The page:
Medieval Literature: Medieval Women Writers

Joan of Arc statue.

Joan of Arc statue at Notre-Dame Cathedral in Paris, France. (Image courtesy of Thomas Warm and stock.xchng.)

Instructor(s)

MIT Course Number

21L.460 / SP.514 / WGS.514

As Taught In

Spring 2004

Level

Undergraduate

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Course Description

This survey provides a general introduction to medieval European literature (from Late Antiquity to the Fifteenth Century) from the perspective of women writers from a variety of cultures, social backgrounds, and historical timeperiods. Though much of the class will be devoted to exploring the evolution of a new literary tradition by and for women from its earliest emergence in the West, wider historical and cultural movements will also be addressed: the Fall of the Roman Empire, the growth of religious communities, the shift from orality to literacy, the culture of chivalry and courtly love, the emergence of scholasticism and universities, changes in devotional practices, the persecution of heretics, the rise of nationalism and class consciousness. Authors will include some of the most famous women of the period: Hildegard of Bingen, Heloise of Paris, Marie de France, Christine de Pizan, Joan of Arc, Margery Kempe, along with many interesting and intriguing though lesser known figures.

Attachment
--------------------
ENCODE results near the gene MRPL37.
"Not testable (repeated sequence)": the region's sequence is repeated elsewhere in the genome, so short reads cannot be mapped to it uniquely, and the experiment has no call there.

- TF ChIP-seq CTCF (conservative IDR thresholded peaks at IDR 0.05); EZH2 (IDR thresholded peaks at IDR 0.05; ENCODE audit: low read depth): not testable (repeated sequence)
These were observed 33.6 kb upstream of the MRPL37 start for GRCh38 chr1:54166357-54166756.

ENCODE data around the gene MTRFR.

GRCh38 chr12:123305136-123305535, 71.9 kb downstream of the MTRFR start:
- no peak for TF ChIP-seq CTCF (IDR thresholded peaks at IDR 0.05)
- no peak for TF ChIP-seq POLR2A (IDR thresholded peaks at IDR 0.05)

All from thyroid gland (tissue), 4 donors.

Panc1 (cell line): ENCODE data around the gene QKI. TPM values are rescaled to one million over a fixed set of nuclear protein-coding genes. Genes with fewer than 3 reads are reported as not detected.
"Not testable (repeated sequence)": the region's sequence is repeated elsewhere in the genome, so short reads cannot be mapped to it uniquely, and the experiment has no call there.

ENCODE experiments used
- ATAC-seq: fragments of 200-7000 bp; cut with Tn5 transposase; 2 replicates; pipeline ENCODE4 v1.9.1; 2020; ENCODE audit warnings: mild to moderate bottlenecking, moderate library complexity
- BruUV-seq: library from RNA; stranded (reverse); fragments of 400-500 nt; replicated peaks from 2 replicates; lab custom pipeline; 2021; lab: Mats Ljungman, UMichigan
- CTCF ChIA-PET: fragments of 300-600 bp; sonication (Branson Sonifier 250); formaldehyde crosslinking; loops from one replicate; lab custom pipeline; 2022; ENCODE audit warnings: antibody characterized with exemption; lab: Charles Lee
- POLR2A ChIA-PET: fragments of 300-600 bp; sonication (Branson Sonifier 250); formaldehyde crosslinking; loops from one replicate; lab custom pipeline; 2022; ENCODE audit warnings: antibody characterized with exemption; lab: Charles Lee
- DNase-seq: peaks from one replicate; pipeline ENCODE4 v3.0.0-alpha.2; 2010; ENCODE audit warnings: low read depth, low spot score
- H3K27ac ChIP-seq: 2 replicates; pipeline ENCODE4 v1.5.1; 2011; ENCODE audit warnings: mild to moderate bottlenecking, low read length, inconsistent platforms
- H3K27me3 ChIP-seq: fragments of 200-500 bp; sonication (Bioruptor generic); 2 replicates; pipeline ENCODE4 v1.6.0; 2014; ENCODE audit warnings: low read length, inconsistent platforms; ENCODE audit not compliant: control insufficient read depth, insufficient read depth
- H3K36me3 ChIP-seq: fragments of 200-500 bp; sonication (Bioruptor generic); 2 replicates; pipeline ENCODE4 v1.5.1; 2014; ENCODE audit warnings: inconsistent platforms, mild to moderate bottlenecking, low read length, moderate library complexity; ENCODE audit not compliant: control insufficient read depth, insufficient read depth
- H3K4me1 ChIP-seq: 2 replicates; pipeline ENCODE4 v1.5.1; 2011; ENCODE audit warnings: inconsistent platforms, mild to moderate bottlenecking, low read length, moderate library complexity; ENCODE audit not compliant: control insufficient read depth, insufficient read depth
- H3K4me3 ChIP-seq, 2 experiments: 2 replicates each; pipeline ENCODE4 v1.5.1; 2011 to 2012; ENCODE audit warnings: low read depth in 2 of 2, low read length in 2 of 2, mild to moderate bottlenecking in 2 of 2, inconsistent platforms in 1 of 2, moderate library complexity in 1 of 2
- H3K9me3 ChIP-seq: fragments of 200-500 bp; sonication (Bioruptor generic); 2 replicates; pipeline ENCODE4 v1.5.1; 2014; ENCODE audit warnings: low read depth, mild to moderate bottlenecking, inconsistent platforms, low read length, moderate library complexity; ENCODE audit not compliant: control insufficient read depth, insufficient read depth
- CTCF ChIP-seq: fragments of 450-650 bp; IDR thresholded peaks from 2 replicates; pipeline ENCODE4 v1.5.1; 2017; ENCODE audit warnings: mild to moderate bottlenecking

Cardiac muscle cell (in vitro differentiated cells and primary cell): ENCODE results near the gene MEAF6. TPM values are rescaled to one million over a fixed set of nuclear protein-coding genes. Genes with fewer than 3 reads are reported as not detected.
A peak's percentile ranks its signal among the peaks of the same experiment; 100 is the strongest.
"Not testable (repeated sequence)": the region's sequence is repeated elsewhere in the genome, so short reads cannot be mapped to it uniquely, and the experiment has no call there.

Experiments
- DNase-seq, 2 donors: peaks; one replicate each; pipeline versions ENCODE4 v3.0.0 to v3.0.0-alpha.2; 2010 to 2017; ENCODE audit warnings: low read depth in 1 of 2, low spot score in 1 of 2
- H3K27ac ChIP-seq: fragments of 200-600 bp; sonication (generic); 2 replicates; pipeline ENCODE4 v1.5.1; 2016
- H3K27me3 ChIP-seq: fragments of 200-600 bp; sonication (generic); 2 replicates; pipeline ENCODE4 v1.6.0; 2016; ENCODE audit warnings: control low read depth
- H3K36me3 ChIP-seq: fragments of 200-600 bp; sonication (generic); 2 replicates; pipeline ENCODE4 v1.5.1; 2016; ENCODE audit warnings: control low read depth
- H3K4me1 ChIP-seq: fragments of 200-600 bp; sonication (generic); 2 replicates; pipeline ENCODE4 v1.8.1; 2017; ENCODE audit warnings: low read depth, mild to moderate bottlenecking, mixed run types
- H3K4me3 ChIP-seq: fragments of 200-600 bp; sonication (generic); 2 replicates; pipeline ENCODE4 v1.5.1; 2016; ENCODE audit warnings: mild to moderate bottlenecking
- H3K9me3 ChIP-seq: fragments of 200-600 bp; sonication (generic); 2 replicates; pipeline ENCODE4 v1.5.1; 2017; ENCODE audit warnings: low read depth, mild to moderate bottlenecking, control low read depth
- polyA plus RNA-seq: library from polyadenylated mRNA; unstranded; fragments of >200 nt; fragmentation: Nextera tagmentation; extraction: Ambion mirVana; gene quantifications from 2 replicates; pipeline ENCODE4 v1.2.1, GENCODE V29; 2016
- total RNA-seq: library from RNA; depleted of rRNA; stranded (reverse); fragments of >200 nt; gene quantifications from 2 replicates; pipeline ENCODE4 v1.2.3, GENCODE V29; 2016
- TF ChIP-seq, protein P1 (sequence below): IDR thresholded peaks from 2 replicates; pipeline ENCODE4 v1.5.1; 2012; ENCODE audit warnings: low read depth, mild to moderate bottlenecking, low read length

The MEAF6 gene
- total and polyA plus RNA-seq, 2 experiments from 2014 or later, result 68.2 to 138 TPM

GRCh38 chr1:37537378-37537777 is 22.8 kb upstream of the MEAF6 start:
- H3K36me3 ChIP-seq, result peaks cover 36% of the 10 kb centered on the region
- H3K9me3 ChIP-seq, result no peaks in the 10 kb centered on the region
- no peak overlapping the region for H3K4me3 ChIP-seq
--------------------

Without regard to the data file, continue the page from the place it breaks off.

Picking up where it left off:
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Cain, James. 21L.460 Medieval Literature: Medieval Women Writers, Spring 2004. (MIT OpenCourseWare: Massachusetts Institute of Technology), http://ocw.mit.edu/courses/literature/21l-460-medieval-literature-medieval-women-writers-spring-2004 (Accessed). License: Creative Commons BY-NC-SA


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